Abstract: Widely used technologies that support remote collaboration and content production (e.g., Microsoft Office, Google Docs, Zoom) contribute to ongoing issues of inequity for people with disabilities. These tools do not always allow for the same level of usability and efficiency for disabled people as their able-bodied peers experience. As workplaces and educational institutes continue to adopt more technology-driven, hybrid models during the pandemic, existing equity gaps are likely to increase without a holistic understanding of accessibility in content production and new tools and techniques to support accessible collaboration. My research addresses this challenge by studying, designing, and building accessible collaborative content production systems for ability-diverse teams, i.e., teams involving people with and without disabilities. In this talk, I will overview two main directions I am pursuing to enhance collaboration among blind and sighted people: collaborative writing and collaborative making. Drawing upon my interviews and observations with blind professionals and long-term ethnographic research within a community of blind fiber artists, I will explain the technological, social, and organizational factors that shape accessibility in collaborativework. Then I will demonstrate a variety of auditory techniques and systems I have developed to support blind people in maintaining collaboration awareness and coordinating joint activities with sighted collaborators in the contexts of writing and weaving. I will conclude by discussing my future research plans on improving accessibility in collaboration, creativity, and learning.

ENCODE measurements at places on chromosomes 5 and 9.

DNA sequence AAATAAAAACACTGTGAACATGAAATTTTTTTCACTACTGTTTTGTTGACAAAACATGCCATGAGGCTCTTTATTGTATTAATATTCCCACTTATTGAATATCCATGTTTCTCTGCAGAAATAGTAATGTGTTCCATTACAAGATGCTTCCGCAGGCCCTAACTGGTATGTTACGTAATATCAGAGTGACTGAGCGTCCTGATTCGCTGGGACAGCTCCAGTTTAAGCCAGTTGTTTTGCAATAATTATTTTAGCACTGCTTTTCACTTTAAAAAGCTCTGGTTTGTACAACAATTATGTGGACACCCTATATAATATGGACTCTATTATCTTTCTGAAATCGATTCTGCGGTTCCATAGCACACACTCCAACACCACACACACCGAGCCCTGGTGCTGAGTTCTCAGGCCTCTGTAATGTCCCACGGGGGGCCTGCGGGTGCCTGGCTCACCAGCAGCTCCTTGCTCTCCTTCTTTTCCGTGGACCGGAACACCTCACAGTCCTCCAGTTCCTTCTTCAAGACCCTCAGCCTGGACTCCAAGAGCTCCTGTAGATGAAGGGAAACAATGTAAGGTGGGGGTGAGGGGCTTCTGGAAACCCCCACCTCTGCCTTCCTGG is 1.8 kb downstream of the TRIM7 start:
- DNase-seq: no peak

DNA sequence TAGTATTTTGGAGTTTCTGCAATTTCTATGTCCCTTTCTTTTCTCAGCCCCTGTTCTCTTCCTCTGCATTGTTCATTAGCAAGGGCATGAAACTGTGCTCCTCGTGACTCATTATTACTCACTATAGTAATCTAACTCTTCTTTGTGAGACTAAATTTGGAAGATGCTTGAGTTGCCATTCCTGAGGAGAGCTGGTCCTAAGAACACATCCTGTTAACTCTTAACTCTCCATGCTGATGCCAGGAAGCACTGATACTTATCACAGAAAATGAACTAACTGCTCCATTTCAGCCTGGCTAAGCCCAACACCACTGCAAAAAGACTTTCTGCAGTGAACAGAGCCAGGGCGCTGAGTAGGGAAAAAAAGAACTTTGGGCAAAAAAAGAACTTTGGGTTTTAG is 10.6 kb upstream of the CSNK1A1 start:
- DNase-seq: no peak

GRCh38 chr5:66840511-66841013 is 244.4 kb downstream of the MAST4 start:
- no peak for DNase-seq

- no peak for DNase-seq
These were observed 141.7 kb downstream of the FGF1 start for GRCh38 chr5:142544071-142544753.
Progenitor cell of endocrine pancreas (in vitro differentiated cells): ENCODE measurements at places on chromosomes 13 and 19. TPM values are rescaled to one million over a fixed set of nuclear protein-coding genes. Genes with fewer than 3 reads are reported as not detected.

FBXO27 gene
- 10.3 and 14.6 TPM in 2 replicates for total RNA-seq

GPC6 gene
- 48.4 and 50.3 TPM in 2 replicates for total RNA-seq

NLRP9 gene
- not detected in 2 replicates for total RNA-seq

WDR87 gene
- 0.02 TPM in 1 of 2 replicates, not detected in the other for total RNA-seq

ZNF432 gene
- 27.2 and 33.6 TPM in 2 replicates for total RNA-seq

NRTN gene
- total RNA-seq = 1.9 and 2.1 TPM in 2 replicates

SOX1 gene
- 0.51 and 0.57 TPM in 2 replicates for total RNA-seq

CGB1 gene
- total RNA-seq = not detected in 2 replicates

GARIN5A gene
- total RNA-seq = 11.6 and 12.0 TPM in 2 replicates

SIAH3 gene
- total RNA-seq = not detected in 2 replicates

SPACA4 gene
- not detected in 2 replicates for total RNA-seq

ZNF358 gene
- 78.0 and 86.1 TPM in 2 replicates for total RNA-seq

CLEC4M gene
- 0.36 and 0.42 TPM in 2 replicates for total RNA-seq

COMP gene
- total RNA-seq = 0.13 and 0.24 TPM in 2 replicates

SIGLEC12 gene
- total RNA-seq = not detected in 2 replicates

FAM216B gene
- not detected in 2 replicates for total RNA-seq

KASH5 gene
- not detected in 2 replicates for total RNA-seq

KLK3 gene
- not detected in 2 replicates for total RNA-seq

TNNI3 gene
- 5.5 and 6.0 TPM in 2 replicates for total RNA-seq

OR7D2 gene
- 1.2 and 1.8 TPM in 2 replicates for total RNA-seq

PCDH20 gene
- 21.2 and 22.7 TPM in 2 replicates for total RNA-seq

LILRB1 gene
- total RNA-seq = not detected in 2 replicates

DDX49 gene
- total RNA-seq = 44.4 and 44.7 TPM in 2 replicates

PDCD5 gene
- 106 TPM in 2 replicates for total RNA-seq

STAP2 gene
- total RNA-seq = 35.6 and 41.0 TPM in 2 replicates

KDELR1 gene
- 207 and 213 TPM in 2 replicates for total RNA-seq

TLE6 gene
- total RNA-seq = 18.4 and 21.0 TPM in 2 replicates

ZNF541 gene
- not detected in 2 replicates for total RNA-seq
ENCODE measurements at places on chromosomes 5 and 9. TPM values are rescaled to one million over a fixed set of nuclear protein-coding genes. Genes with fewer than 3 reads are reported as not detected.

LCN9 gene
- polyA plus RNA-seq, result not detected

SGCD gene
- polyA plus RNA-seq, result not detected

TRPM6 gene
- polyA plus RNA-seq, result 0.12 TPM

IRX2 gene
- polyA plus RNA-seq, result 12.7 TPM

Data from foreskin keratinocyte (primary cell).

Bio: Maitraye Das is a final year PhD candidate in Technology and Social Behavior, a joint doctoral program in Computer Science and Communication at Northwestern University. Her research sits at the intersection of Human-Computer Interaction (HCI), Computer-Supported Cooperative Work, and Accessible Computing, with a particular focus on studying and designing for accessible collaborative content creation in ability-diverse teams. Maitraye has published in premier HCI venues including ACM’s CHI, CSCW, ASSETS, TOCHI, and TACCESS. Her work has been recognized with two Best Paper Awards, three Best Paper Honorable Mentions, and a Diversity and Inclusion Award at top conferences including CHI and CSCW. She has also received a Computer Science PhD Student Research Award and two research grants from Northwestern University. In 2021, Maitraye was selected as a Rising Star in EECS by Massachusetts Institute of Technology.